Cyclocross is the toughest kind of suffering combined with diabolical terrain and dynamic course conditions. It is the most grueling hour of shredding thru the mud, snow, dust, rain, grass, heat, and wind depending on the day. Typically, the course is a few kilometers long and takes less than 10 minutes to complete one lap. We compete for approximately 60 minutes and have a visible lap countdown for the final 5 laps, usually. Sometimes it varies, but the officials try to have the leader finish close to the hour mark. There are obstacles such as fly-overs, barriers, sand pits, run-ups, and mud boggs that competitors must navigate through as smoothly and quickly as possible.
Cyclocross is the NASCAR of bike racing. There is a ‘pit’ where racers can get support, a spare bike, and wheels. The pros usually have a mechanic in the pits to fix their bikes, whether it be a flat tire, mechanical, or the bike is too muddy to function properly. The conditions dictate the workload for each rider’s pit crew. On a dry sunny day, most racers will complete the race on the same bike without utilizing the pits. However, cross season is from September thru January and fall and winter come into play, which usually makes for some nasty conditions. The muddier the course, the better.
Equipment is essential to success in cyclocross. A pit bike and pit crew is key for the muddiest races because they allow you to alternate bikes. Sometimes in the most extreme scenarios, racers will switch bikes every lap. Every time the pit crew swaps bikes, they are responsible for washing the bike and making sure it is properly adjusted and tuned. Often times there are several power washers that are available for anyone with a pit pass to use. Switching back and forth from my training bike (Ridley X-Ride) to my race bike (Ridley X-Fire) was smooth and proficient because they have the same geometry and cockpit setup. The only real difference between the two besides value, is the material they are made out of. The X-Fire is a full carbon frame while the X-Ride is an alloy frame. I’ve got to thank Golden Bike Shop, my previous place of employment for all of the support with my racing, you guys are vital to my success! While I’m talking sponsors; Ridley Bikes, Stan’s No Tubes, and of course Feedback Sports were incredibly supportive this season.
The bikes are phenomenal; stiff in the bottom bracket and head tube and a geometry that would lead you to believe that they know what’s up. Ridley Bikes are exceptional when it comes to fit and handling. I raced and trained on Stan’s Alpha 340 rims most of the season using Stan’s ZTR hubs and the best darn tire sealant in the world. Thanks to Shannon Gibson and Mike Bush for getting me going on a tubeless CX setup this year. I honestly had my doubts with the low volume of a 32c cross tire holding the bead at a mere 23psi. I am super impressed with the way my wheels have held up with standard Kevlar beaded non tubeless tires all season. I used to claim that tubulars were the only way to go for cyclocross, but now I know that’s not a valid argument. I never burped or rolled a single tire all season and there were some serious bunny hopping fails that should have resulted in flat tires. I would recommend the Stan’s Alphas for everyone’s cross bike and road bike for that matter. I build all of my bikes on my Feedback Pro Elite repair stand that I’ve had for several years now. In fact it was part of my sponsorship from the Niner-Ergon Racing Team. This stand is incredibly versatile, functional, and durable. I take my stand to the races to make last minute adjustments and wheel/tire swaps. If you race cross on the front range of the Colorado Rocky Mountains, you have definitely seen us at most of the events this year with our A-Frame event stands, RAKK’s, portable repair stands and wheel truing stands, and of course we are running the Squirt Lube on our chains. Seriously, this gear rocks, check it out!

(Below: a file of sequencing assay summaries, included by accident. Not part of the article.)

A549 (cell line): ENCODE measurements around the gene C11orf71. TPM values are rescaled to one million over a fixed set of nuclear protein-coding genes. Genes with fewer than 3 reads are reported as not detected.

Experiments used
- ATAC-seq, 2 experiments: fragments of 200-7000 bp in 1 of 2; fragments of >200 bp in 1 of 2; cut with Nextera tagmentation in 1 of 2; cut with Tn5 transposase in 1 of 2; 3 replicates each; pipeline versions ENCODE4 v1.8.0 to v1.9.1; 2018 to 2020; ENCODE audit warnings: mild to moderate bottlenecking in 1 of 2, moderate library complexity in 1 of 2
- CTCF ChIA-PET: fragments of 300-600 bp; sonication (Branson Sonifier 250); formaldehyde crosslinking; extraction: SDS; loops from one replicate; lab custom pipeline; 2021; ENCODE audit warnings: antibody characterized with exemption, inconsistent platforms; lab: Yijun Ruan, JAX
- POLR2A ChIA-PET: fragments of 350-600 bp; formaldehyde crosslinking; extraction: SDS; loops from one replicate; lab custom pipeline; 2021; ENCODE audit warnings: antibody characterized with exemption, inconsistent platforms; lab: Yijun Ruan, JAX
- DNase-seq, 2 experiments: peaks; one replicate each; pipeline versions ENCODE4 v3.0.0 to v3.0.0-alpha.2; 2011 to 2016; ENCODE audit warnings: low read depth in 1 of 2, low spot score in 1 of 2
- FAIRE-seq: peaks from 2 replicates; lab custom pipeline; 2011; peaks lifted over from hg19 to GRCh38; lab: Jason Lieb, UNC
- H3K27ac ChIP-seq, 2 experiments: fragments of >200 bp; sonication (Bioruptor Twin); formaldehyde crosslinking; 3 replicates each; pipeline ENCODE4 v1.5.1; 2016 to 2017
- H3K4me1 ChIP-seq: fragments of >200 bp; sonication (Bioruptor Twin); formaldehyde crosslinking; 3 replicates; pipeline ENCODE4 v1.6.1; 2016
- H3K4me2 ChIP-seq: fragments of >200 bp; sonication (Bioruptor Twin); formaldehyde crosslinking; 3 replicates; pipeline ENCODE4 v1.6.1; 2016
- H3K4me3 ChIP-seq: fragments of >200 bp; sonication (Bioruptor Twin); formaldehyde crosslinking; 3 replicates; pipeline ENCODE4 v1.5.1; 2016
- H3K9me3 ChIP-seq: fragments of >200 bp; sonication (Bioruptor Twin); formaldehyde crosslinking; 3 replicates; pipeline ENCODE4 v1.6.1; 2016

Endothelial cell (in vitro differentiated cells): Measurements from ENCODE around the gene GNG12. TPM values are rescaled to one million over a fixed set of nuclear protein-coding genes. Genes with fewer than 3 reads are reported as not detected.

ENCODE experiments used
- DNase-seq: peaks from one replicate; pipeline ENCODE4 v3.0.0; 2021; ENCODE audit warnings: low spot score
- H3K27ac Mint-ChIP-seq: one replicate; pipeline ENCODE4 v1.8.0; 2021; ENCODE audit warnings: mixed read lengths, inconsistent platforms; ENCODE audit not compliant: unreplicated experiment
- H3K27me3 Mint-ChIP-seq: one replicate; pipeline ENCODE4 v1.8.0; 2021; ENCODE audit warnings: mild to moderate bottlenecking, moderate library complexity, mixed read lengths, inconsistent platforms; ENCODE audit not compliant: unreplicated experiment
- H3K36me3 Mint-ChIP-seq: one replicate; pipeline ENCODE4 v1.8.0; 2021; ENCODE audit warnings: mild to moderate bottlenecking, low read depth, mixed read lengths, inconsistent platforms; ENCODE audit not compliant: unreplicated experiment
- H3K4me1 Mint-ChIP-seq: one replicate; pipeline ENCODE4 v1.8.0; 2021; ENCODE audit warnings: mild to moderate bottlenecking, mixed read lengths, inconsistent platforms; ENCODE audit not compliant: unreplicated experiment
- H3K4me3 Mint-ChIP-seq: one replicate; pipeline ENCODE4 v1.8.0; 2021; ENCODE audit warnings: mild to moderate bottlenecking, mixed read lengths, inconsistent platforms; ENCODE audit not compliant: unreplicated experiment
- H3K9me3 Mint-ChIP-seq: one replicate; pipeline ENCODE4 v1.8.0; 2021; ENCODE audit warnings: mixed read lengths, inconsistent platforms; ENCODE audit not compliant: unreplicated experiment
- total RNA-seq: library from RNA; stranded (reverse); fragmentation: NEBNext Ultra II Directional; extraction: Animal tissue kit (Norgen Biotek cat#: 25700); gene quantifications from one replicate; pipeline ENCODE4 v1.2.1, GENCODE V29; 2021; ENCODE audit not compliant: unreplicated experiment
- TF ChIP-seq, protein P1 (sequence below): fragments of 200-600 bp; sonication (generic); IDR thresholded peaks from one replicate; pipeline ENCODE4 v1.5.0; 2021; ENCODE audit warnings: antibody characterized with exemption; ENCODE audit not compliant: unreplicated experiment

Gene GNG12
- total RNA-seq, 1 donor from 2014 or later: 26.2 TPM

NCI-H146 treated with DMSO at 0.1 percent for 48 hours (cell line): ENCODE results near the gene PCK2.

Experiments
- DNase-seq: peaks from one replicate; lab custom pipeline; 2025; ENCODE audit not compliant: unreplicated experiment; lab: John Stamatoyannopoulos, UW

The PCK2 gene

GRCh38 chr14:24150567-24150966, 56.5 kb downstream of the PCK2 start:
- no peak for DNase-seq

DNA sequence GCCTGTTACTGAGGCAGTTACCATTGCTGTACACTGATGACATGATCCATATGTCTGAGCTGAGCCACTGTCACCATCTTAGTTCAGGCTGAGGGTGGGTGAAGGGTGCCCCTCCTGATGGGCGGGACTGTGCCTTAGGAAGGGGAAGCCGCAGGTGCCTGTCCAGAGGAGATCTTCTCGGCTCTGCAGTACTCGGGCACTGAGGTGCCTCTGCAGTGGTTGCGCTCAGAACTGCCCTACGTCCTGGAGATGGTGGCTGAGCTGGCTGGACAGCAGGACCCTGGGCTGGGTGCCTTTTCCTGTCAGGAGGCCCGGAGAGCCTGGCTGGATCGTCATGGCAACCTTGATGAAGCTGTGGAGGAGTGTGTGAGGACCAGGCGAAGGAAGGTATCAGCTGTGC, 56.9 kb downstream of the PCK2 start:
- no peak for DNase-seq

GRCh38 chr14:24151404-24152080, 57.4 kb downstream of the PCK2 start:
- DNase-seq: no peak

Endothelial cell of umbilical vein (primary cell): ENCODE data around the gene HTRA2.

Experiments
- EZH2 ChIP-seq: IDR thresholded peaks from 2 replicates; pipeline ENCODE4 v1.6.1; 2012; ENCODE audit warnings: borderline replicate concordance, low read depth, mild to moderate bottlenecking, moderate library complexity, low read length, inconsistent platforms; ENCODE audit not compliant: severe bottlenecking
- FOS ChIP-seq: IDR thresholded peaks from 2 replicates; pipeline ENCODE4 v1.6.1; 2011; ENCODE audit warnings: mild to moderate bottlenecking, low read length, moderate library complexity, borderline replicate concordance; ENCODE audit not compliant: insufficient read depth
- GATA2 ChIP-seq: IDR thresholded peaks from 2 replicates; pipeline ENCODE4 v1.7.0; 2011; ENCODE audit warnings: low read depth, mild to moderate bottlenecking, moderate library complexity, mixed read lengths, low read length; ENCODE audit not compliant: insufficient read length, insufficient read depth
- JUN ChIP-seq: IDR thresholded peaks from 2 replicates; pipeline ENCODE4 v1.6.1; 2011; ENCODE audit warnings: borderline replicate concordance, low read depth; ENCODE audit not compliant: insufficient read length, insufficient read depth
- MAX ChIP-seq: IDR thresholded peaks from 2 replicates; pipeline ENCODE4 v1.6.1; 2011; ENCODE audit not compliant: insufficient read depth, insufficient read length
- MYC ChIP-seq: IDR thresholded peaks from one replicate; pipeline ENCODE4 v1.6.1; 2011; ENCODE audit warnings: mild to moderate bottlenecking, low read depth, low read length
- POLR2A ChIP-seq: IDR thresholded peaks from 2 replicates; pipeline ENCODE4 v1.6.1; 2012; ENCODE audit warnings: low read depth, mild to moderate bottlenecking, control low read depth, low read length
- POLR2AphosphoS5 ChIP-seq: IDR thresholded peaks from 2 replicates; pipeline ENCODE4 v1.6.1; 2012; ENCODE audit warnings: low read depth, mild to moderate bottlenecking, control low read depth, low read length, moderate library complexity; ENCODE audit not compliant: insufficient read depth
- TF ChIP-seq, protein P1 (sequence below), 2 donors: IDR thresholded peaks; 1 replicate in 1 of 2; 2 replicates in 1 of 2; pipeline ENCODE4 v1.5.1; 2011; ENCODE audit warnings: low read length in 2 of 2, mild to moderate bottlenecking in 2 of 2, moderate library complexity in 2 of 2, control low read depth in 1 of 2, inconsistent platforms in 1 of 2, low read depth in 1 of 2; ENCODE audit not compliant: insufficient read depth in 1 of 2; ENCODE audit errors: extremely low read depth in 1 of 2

After Cross Vegas in September, it has been non-stop racing, or so it seems. I Drove the Feedback Sprinter Van out to St. Louis, Missouri for the Gateway Cup, UCI race hosted by the good guys at Big Shark! Then I made my way up to Madison, Wisconsin for the USGP Series opener. This road trip was a solo endeavor in pursuit of a UCI point which is used for the international cyclocross ranking system. Basically, without one of these highly coveted points, you will not be called up at any UCI (big, national) race. Therefore, it is huge to have a point or two under your belt to at least get a decent call up (Top 30) at a USGP or National UCI event. Mission accomplished! I finished 10th at the Gateway Cup and earned my first CX UCI point!
I completed a total of 23 races this season, mostly local here in Colorado. The scene is awesome on the Front Range. I spent most weekends this fall aboard my X-Fire, battling it out with Brandon Dwight, Pete Webber, Spencer Powlsin, and several other top Colorado pros. Overall, I am happy with the way the season unfolded. I definitely wanted to go faster at some of the bigger races, but I just didn’t have what it takes. I finished 4th at the Colorado State Championships two weeks ago and I managed to hang onto 3rd overall for the Colorado Cross Cup overall elite men. Next week, Sammy and I are heading out to Madison for National Championships, so I’m hoping for some late season, post holiday fitness to come thru!
Thanks for reading, I’ll be sure to let you know the scoop on Nationals.